25 February 2022

Community theatre far from dead as Queanbeyan gears up for sell-out shows

| James Coleman
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Queanbeyan Performing Arts Centre continues to run sell-out community shows each year. Photo: The Q.

Picture the country town of yesteryear. Groceries are placed in a brown paper bag as a smile pokes out from under the store manager’s moustache. Then it’s onto the post office to post a letter and, of course, ask how the postmaster’s mother is doing. On the way, Mr Plod runs past, hot on the heels of the town miscreant who had been caught etching his name into a park bench. And at the heart of all this misty-eyed, sepia action is the community theatre, where the town gathers every Saturday evening for a jolly good show.

But that was then, and this is now. Where does the community theatre sit in the modern country town when Netflix is only a few buttons away and the local public school has its own dedicated drama class?

The Queanbeyan Performing Arts Centre, aka ‘The Q’, is currently showing Ruthless!. This musical hails from 30 years ago and depicts the chaos caused by 8-year-old Tina Denmark when she decides to do everything she can to secure a lead role in her school play.

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The Q’s Artistic Director, Program Manager and Director Jordan Best thought there was no better time and place to premiere the show.

“The music is clever. The lyrics are clever. The story is insane. It just ticked pretty much every box for the kind of thing that I like working on as an artist but also the kind of thing that I like watching as an audience.”

With a strong cast of six performers from the area, Jordan said Ruthless! is just one example of the incredible talent and opportunity that exists and continues to grow within the region.

“Local theatre adds an immeasurable amount of value to the community.”

Actress on stage

Ruthless! is on show on The Q. Photo: The Q.

The Q’s stage manager Brittany Myers started in community theatre at 12, the first of many steps towards working in an industry she loves.

“I was so fortunate that I had that opportunity, and you don’t need to be 12 to realise that’s something you enjoy,” she said.

Brittany said community theatre gives more people like her, particularly youth, a chance to “dip their toes in” and learn foundational skills that could ultimately lead to an entire career path.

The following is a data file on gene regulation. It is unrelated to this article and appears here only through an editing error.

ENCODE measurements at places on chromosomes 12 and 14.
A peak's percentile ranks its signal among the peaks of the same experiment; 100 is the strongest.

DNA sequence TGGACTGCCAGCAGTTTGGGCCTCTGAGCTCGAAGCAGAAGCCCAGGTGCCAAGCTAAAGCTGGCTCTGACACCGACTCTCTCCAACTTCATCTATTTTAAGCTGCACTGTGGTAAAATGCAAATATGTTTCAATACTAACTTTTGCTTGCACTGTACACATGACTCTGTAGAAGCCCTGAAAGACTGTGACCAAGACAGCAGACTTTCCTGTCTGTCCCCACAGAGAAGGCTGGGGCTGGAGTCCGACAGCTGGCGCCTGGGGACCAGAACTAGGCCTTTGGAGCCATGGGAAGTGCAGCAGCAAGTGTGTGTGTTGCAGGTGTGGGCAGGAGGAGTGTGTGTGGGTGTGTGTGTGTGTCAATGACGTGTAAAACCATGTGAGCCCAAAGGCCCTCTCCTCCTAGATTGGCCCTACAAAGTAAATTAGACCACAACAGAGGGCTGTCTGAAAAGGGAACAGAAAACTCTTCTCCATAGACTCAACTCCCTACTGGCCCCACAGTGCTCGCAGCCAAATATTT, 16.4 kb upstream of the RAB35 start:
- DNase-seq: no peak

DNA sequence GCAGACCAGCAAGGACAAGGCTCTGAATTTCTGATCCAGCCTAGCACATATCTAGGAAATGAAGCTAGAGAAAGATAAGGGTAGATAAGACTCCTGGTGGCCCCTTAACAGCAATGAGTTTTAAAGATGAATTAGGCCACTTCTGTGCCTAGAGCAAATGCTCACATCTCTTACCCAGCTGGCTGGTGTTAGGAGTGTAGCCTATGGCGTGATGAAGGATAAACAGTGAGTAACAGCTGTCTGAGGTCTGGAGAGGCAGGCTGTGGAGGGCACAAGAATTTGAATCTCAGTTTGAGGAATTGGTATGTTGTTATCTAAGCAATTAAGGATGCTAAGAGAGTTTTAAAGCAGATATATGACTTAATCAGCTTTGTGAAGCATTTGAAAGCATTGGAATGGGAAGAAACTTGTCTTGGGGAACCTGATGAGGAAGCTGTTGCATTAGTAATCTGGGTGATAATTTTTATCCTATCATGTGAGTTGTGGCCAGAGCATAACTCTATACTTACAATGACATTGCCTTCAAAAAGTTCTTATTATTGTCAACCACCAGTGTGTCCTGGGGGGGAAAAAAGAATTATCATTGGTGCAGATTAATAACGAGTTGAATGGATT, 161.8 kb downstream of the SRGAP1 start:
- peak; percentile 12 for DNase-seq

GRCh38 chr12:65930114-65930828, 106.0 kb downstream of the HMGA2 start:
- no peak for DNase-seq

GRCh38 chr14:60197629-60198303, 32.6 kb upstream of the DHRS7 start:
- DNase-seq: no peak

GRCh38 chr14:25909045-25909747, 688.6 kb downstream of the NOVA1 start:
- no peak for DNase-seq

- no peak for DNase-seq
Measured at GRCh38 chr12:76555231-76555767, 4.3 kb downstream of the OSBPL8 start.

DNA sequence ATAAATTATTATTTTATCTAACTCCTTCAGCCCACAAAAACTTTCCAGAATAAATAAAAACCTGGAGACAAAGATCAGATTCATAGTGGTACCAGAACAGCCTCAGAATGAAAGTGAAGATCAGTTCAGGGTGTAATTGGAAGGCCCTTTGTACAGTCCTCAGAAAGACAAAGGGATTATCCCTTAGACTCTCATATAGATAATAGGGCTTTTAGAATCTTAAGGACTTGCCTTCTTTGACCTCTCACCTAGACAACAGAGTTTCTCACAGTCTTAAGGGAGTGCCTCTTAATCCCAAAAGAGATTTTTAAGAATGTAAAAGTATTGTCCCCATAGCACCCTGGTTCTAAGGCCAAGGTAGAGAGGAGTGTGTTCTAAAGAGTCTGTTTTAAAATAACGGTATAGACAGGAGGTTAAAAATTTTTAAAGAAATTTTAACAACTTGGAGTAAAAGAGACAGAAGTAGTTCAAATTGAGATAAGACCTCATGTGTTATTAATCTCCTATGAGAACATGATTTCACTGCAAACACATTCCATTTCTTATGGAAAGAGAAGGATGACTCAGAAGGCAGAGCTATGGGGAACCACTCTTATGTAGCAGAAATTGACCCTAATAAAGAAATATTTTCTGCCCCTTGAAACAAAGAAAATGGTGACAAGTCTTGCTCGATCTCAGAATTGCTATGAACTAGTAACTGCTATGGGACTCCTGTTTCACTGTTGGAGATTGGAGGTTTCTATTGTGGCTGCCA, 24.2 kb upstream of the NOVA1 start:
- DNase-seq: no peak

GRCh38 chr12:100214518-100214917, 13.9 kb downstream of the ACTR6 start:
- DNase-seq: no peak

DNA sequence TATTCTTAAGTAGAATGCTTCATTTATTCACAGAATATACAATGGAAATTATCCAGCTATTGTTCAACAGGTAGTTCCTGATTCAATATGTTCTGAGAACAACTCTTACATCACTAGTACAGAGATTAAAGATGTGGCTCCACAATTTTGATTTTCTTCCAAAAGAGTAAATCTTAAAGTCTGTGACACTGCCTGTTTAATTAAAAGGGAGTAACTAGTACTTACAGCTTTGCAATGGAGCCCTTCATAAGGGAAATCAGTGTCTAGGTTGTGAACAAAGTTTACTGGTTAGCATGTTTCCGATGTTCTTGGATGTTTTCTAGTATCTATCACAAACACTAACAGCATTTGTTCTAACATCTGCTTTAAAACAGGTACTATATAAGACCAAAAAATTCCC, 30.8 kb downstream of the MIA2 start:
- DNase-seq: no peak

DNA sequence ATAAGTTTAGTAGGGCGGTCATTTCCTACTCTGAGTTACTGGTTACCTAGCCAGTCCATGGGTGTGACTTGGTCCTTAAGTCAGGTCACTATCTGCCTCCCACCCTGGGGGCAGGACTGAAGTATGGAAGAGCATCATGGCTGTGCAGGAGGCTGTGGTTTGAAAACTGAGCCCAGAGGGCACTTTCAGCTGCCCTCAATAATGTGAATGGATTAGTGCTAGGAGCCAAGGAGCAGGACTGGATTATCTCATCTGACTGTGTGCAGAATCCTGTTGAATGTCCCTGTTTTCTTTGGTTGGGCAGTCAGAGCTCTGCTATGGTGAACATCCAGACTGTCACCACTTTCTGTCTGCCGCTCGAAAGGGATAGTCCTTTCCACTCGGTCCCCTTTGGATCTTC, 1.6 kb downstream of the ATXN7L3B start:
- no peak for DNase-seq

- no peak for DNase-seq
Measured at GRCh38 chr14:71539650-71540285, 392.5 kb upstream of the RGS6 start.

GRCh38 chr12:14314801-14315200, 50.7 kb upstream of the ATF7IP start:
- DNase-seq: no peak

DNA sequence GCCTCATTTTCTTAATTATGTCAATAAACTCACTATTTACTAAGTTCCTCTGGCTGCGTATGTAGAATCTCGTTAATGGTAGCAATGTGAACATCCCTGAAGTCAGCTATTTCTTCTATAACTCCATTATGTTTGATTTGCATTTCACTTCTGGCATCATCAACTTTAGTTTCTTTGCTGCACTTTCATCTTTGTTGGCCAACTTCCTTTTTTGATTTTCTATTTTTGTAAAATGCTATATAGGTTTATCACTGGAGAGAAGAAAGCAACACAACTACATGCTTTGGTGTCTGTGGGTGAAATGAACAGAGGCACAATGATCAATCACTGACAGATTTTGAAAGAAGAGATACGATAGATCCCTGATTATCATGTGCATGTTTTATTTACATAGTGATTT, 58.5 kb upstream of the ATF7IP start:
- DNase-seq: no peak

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Queanbeyan Players is another local non-profit community theatre organisation that has seen it all. Formed in 1965, the company stages two large musicals each year at The Q.

Queanbeyan Players president Alison Newhouse agreed community theatre serves as a vital starting point for young people.

“With so many theatre companies only accepting semi-professional actors and actresses, people have got to have a starting point. And yes, the schools provide part of that in their arts programs, but I think that for getting out into the community even more and performing at a bigger venue, your community theatre is a very important starting point.”


The Q hosts tens of shows every year. Photo: The Q.

Alison said the other unique selling point of community theatre is that it is more informal, so it can cater to a wider range of skills and ages than the more professional big theatres might.

“We try to involve people from right across the board. It’s an opportunity for people with disabilities to be able to perform as well.”

It’s also cheaper than the bigger city-based theatres. Alison said this gives those in tighter circumstances the chance to still get out and enjoy a show.

“Back in the old days, people went along to a show purely for entertainment. Now people expect it to be at a certain level. In community theatre, we don’t have big budgets. What we make from one show is what we can put into the next show. We basically work from show to show, but we’re able to maintain that because we are still getting the numbers coming to a show.”

At the end of the day, each and every show is still selling out and nothing offers more proof community theatre hasn’t lost its touch more than the ticket machine.

Ruthless! is running at The Q until 12 March and forms part of a packed program for the year, including Frankie Valli and The Beach Boys in June, The Sound of Music in July, and the Australian Bee Gees Show in August.

Original Article published by James Coleman on Riotact.

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